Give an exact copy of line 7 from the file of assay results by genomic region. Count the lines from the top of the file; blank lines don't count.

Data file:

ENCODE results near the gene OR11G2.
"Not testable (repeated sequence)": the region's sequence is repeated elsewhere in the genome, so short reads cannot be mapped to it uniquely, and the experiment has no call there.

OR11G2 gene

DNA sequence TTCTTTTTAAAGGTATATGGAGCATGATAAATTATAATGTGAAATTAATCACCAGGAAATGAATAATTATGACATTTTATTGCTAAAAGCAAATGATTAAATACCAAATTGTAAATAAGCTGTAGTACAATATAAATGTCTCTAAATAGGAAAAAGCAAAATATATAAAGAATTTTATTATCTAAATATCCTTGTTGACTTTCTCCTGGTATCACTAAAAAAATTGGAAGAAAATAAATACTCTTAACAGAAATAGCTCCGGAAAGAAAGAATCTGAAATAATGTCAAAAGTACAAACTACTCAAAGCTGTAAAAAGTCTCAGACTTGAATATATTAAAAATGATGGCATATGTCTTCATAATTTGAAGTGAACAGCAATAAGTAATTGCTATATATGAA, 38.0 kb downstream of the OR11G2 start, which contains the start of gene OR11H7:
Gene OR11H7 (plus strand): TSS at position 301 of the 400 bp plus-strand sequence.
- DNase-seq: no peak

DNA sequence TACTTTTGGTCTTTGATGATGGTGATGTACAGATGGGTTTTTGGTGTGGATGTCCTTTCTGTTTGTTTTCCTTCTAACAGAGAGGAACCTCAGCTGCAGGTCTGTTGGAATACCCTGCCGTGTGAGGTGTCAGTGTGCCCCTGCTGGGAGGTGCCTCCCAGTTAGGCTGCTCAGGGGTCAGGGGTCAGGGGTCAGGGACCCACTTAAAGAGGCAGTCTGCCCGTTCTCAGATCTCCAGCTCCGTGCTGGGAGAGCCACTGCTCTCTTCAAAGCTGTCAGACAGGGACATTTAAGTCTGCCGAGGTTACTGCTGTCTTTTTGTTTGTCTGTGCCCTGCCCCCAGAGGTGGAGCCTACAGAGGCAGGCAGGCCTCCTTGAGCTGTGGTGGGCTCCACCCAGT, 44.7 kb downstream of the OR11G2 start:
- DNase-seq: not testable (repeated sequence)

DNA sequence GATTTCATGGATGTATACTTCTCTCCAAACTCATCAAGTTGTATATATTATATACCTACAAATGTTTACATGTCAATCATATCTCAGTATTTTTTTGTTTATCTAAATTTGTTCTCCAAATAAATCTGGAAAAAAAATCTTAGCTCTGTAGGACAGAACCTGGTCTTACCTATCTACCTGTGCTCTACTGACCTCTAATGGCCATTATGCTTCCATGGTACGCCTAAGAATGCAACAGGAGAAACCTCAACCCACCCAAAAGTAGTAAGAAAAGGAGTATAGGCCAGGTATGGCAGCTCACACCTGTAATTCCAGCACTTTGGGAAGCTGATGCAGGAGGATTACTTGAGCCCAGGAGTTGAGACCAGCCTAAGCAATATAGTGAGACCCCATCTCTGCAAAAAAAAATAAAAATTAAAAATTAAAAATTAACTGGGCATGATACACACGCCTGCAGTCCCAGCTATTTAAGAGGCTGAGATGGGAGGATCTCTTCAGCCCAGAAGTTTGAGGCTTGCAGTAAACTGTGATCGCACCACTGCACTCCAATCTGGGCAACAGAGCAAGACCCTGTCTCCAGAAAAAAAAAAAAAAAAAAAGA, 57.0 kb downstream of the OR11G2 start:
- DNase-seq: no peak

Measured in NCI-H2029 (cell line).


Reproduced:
DNA sequence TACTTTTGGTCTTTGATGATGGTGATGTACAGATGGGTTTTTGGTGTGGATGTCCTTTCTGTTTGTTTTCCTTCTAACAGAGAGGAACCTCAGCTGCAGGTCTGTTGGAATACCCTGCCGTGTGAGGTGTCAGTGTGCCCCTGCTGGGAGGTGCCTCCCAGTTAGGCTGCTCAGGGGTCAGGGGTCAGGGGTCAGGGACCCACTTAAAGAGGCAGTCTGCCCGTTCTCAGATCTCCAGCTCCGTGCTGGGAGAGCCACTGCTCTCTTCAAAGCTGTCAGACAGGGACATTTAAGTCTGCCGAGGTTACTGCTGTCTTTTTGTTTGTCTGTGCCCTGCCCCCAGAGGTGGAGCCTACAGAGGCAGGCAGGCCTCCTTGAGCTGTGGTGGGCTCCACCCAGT, 44.7 kb downstream of the OR11G2 start: